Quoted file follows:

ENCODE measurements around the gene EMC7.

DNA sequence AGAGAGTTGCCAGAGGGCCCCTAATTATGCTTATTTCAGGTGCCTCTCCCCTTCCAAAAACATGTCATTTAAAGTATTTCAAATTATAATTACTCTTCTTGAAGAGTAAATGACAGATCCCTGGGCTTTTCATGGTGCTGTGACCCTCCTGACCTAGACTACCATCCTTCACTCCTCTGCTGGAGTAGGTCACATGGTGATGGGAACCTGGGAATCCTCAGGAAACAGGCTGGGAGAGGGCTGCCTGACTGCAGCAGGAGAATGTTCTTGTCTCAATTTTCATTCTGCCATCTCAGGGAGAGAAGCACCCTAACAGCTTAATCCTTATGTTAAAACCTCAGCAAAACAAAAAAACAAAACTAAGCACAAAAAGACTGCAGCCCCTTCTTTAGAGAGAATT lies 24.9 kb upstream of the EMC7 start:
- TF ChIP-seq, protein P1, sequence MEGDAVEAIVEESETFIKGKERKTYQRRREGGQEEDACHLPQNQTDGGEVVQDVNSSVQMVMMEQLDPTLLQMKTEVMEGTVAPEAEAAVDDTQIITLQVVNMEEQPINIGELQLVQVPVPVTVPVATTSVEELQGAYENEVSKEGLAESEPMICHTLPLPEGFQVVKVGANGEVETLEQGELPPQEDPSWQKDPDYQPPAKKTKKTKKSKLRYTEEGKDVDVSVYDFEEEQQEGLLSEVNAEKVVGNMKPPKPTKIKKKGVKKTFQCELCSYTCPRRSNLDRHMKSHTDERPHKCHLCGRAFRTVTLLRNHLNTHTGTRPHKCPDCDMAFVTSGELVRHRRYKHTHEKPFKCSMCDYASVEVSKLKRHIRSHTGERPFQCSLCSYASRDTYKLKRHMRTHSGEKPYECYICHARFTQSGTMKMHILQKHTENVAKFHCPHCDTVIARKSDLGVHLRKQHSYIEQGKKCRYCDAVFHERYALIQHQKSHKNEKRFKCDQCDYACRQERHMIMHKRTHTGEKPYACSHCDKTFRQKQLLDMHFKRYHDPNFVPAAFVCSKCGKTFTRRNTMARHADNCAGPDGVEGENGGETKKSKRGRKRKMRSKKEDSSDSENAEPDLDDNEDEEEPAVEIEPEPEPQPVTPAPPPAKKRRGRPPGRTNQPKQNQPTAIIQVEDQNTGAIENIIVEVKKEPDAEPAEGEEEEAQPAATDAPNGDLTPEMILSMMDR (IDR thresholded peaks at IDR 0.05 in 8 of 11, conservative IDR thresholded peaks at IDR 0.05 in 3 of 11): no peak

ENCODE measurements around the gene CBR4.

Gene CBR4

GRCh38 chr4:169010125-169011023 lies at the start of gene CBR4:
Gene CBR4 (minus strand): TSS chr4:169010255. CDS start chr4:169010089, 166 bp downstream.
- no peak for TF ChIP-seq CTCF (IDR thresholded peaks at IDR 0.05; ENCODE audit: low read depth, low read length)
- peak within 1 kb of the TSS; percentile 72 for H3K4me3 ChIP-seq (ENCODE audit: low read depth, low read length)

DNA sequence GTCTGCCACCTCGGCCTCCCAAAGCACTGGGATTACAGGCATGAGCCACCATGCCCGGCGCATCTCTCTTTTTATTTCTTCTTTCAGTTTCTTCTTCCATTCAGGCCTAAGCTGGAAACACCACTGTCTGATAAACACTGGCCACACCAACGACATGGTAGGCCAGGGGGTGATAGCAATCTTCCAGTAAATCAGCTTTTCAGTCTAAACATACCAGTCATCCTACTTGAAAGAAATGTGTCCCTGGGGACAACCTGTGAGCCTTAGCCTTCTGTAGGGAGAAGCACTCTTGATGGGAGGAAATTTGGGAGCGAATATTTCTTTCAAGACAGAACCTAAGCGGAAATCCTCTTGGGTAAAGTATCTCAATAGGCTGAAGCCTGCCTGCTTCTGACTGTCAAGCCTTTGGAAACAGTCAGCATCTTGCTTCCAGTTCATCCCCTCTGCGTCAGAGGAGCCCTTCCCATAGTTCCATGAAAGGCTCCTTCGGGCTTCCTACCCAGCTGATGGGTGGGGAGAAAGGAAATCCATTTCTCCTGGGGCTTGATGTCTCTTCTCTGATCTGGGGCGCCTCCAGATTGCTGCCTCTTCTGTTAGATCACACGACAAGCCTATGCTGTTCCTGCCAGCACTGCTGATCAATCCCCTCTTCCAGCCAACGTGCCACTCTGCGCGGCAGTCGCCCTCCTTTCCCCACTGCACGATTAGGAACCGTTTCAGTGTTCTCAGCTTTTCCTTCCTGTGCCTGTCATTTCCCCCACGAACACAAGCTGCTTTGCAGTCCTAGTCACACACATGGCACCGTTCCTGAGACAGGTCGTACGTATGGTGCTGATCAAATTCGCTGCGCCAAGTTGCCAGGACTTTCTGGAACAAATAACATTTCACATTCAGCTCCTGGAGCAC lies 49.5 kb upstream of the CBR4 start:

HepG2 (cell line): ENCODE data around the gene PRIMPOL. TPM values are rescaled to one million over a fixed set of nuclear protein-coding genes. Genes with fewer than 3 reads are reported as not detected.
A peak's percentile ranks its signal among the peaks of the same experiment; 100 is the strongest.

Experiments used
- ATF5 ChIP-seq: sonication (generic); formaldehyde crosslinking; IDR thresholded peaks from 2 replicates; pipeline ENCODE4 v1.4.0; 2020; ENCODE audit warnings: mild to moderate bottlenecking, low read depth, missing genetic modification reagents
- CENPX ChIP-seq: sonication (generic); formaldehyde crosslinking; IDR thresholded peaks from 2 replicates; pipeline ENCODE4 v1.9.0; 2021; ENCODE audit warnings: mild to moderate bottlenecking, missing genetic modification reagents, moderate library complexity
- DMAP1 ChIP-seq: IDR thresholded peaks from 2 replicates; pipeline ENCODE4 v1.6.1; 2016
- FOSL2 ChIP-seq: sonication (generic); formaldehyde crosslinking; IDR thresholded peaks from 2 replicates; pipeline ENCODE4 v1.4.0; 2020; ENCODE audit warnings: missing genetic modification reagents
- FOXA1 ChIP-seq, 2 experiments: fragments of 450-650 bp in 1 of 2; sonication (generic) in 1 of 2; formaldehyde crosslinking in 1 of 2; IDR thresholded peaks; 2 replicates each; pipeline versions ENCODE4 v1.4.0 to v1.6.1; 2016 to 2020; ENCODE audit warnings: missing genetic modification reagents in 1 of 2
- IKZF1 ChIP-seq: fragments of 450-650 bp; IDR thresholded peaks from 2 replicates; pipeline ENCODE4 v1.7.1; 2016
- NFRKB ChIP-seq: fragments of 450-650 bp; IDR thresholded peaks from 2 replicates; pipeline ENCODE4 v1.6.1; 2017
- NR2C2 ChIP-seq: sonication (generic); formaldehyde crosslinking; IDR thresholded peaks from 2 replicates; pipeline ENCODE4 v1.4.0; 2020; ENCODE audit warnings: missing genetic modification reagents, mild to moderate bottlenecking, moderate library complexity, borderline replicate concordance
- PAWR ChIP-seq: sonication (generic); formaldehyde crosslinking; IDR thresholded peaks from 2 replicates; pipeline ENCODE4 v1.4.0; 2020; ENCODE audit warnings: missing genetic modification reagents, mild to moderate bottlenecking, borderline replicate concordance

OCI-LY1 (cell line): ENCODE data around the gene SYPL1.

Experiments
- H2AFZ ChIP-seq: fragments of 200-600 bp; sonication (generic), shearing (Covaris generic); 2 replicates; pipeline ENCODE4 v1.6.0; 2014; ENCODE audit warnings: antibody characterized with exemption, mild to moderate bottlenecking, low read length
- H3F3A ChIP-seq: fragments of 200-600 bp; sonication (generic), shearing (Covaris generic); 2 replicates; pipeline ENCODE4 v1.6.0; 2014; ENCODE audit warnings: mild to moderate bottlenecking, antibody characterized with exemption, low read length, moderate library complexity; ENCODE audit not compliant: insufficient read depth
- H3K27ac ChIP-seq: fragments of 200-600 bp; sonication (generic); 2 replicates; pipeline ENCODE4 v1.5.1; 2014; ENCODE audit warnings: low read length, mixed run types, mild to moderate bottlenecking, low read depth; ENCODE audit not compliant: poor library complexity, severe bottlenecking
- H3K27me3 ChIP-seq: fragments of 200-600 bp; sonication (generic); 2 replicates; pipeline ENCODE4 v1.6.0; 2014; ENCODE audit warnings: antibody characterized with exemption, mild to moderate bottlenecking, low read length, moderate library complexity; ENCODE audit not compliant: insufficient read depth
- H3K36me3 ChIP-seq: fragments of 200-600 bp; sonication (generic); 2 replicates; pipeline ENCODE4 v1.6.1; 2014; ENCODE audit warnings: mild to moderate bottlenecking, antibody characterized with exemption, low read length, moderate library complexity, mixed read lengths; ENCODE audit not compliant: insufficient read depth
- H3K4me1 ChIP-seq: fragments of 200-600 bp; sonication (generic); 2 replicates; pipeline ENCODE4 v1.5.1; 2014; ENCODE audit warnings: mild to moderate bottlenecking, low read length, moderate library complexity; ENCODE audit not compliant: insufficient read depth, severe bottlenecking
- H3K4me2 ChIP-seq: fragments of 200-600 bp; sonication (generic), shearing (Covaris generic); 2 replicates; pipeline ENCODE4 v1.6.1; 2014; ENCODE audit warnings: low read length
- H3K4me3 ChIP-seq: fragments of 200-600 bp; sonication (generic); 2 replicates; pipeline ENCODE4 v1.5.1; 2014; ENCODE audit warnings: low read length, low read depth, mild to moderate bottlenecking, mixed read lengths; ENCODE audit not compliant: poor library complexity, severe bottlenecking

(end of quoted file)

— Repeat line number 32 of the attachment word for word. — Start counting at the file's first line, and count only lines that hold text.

- H3K4me3 ChIP-seq: fragments of 200-600 bp; sonication (generic); 2 replicates; pipeline ENCODE4 v1.5.1; 2014; ENCODE audit warnings: low read length, low read depth, mild to moderate bottlenecking, mixed read lengths; ENCODE audit not compliant: poor library complexity, severe bottlenecking